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Arts & Life

Without Michigan music fans, Elton John’s Bennie and the Jets might’ve never taken off

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Ludmilla Joaquina Valentina Buyo
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Public Domain
Elton John's "Bennie and the Jets" became popular in Detroit thanks to music director Rosalie Trombley at the Windsor radio station CKLW.

One of the perks of living on the east side of Michigan is that you can occasionally tune into radio stations across the border in Windsor. A recent piece from the CBC tells the story of how Elton John’s hit song “Bennie and the Jets” may owe part of its popularity to one of those stations and its Detroit audience. 

Originally, Elton John didn’t have high hopes for the song. He thought it was “plain and unoriginal,” according to the CBC’s Rich Terfry. However, through the work of a dedicated music producer and a well-versed music director, the song became something incredibly unique and iconic.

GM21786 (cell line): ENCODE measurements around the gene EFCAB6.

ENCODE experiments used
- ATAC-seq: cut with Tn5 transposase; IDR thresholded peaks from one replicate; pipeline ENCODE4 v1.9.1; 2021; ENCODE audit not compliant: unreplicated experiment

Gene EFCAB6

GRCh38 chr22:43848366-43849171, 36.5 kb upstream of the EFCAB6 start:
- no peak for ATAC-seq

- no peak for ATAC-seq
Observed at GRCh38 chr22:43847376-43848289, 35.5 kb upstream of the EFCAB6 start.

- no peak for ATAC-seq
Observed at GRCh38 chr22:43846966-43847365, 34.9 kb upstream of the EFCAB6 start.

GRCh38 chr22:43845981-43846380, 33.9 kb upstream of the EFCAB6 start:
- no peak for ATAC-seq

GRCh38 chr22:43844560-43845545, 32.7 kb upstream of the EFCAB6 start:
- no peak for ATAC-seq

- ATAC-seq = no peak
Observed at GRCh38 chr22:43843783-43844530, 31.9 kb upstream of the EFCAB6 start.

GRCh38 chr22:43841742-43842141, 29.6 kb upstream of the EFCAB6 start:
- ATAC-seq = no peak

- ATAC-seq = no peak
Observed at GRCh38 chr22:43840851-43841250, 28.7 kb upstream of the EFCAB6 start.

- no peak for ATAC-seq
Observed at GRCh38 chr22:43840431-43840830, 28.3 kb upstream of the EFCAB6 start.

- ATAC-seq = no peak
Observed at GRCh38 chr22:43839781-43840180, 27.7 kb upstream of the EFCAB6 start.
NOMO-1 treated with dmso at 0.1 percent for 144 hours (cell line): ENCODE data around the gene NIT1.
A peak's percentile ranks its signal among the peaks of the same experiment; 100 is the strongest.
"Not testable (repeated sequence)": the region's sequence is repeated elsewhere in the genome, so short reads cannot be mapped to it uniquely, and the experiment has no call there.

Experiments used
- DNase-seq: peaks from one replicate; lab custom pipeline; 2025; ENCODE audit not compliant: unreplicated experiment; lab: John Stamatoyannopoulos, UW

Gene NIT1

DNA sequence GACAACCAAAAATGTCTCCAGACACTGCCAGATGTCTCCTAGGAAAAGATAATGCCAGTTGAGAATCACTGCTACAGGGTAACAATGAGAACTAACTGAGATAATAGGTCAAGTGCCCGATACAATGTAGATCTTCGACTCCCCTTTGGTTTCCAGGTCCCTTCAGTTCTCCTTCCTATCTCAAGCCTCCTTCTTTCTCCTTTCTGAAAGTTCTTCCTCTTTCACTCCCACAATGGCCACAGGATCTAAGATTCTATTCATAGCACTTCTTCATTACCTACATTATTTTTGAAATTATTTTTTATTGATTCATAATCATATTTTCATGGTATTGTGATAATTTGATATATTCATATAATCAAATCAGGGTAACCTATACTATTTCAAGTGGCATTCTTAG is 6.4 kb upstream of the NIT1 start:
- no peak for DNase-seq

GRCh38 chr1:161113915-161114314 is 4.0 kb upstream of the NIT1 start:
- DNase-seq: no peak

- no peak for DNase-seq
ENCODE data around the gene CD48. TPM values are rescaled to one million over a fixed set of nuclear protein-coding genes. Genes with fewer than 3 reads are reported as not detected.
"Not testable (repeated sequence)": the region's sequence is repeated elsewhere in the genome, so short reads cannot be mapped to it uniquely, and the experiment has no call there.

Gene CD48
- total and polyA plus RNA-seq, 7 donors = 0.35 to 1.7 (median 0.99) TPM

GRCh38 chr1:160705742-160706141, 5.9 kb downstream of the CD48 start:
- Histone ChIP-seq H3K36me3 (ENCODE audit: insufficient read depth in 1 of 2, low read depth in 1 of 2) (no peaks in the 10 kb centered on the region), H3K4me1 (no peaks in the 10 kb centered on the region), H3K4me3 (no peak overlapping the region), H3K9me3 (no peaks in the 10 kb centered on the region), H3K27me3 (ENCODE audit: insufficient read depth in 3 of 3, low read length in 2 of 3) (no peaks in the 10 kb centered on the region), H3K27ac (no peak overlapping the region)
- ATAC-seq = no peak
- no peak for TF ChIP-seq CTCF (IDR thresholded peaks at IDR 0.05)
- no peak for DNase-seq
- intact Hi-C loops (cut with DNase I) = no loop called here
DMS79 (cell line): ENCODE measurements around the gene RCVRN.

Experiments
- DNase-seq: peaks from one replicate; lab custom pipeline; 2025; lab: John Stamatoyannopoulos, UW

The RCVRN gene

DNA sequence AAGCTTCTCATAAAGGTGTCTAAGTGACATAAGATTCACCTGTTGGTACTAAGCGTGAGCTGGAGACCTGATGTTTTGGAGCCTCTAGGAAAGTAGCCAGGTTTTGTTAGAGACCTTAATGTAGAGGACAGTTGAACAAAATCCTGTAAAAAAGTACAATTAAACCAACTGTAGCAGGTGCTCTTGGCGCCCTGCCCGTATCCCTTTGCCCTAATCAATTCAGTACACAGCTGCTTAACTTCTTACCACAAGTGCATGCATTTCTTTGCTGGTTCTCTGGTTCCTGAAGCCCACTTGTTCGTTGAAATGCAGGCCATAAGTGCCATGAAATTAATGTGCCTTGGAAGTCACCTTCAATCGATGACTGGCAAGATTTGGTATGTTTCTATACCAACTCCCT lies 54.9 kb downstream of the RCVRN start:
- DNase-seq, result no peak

Despite John’s worries, music producer Gus Dudgeon thought the song had serious potential, and he set to work making “Bennie and the Jets” into a wholly original recording. He added reverb for the feel of a concert hall, and the sound of a cheering crowd to make it sound live.

 

John was insistent that the song wouldn’t be released as a single. But Rosalie Trombley, a music director at the Windsor radio station CKLW, picked up the song and played it frequently, reaching audiences in Michigan as well as Canada. Trombley was known for identifying songs that reach the top of the charts. She was also a trailblazer, one of very few women in prominent radio jobs at the time.

 

Through Trombley, “Bennie and the Jets” made its way into Detroit, ending up as the top song in the city. This led to a domino effect, and the song spread across the U.S. and Canada, eventually topping the charts in both countries.

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